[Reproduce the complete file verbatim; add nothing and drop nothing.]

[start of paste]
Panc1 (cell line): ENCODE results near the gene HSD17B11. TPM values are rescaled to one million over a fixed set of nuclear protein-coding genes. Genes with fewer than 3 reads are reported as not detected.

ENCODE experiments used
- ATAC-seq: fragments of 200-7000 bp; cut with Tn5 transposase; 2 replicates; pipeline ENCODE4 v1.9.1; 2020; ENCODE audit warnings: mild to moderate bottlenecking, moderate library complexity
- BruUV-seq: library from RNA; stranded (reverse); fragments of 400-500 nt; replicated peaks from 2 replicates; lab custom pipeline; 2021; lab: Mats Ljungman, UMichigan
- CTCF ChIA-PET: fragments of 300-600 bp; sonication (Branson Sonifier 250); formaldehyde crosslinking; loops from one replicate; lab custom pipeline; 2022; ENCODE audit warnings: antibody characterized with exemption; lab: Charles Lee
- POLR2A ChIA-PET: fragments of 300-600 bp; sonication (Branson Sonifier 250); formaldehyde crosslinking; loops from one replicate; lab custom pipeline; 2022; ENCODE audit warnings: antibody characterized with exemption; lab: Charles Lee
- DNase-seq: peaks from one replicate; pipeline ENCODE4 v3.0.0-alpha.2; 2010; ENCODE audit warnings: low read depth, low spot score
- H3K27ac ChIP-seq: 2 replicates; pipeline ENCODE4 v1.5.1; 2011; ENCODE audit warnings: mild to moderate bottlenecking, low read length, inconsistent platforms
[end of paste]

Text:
Panc1 (cell line): ENCODE results near the gene HSD17B11. TPM values are rescaled to one million over a fixed set of nuclear protein-coding genes. Genes with fewer than 3 reads are reported as not detected.

ENCODE experiments used
- ATAC-seq: fragments of 200-7000 bp; cut with Tn5 transposase; 2 replicates; pipeline ENCODE4 v1.9.1; 2020; ENCODE audit warnings: mild to moderate bottlenecking, moderate library complexity
- BruUV-seq: library from RNA; stranded (reverse); fragments of 400-500 nt; replicated peaks from 2 replicates; lab custom pipeline; 2021; lab: Mats Ljungman, UMichigan
- CTCF ChIA-PET: fragments of 300-600 bp; sonication (Branson Sonifier 250); formaldehyde crosslinking; loops from one replicate; lab custom pipeline; 2022; ENCODE audit warnings: antibody characterized with exemption; lab: Charles Lee
- POLR2A ChIA-PET: fragments of 300-600 bp; sonication (Branson Sonifier 250); formaldehyde crosslinking; loops from one replicate; lab custom pipeline; 2022; ENCODE audit warnings: antibody characterized with exemption; lab: Charles Lee
- DNase-seq: peaks from one replicate; pipeline ENCODE4 v3.0.0-alpha.2; 2010; ENCODE audit warnings: low read depth, low spot score
- H3K27ac ChIP-seq: 2 replicates; pipeline ENCODE4 v1.5.1; 2011; ENCODE audit warnings: mild to moderate bottlenecking, low read length, inconsistent platforms